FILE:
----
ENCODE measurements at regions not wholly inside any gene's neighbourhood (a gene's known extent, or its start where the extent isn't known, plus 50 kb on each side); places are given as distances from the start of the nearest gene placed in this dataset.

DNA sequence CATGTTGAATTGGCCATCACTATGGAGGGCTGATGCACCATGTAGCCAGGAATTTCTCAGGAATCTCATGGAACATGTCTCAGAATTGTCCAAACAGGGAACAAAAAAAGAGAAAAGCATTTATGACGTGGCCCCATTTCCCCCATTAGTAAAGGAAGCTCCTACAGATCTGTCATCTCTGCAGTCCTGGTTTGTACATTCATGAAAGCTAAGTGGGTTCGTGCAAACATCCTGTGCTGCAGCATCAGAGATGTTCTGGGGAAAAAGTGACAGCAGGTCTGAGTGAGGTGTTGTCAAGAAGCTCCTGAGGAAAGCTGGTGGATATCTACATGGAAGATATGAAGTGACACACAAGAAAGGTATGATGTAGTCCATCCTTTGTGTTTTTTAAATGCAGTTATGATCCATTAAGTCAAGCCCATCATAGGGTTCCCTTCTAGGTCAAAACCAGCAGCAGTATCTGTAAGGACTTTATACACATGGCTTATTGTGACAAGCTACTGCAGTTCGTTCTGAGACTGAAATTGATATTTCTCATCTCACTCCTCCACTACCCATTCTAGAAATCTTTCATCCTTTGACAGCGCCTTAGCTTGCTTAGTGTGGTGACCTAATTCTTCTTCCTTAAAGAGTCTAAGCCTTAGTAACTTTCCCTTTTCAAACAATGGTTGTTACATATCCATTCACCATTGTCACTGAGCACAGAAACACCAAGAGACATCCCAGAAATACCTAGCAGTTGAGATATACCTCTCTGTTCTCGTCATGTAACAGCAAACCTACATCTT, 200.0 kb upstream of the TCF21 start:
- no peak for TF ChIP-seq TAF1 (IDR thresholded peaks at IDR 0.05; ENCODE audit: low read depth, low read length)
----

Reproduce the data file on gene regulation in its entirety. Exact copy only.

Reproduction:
ENCODE measurements at regions not wholly inside any gene's neighbourhood (a gene's known extent, or its start where the extent isn't known, plus 50 kb on each side); places are given as distances from the start of the nearest gene placed in this dataset.

DNA sequence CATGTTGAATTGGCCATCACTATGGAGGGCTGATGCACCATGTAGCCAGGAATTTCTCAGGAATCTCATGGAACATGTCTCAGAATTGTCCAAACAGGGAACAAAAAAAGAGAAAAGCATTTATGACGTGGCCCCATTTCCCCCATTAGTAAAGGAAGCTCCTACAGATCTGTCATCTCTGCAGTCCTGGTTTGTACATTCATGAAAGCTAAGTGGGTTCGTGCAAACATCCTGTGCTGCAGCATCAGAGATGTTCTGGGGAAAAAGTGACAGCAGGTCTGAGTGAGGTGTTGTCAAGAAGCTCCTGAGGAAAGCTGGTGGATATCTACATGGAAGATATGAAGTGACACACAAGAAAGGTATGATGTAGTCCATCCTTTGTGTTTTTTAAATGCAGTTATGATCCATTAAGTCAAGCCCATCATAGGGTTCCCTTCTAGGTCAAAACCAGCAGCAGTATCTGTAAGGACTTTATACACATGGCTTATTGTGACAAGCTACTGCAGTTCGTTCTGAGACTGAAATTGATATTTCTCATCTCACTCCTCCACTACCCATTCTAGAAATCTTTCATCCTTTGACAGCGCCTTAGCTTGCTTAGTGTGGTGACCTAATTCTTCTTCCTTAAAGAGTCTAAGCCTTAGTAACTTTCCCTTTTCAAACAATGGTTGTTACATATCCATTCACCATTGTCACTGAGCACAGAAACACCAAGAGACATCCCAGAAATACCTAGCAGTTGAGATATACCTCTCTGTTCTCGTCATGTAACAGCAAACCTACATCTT, 200.0 kb upstream of the TCF21 start:
- no peak for TF ChIP-seq TAF1 (IDR thresholded peaks at IDR 0.05; ENCODE audit: low read depth, low read length)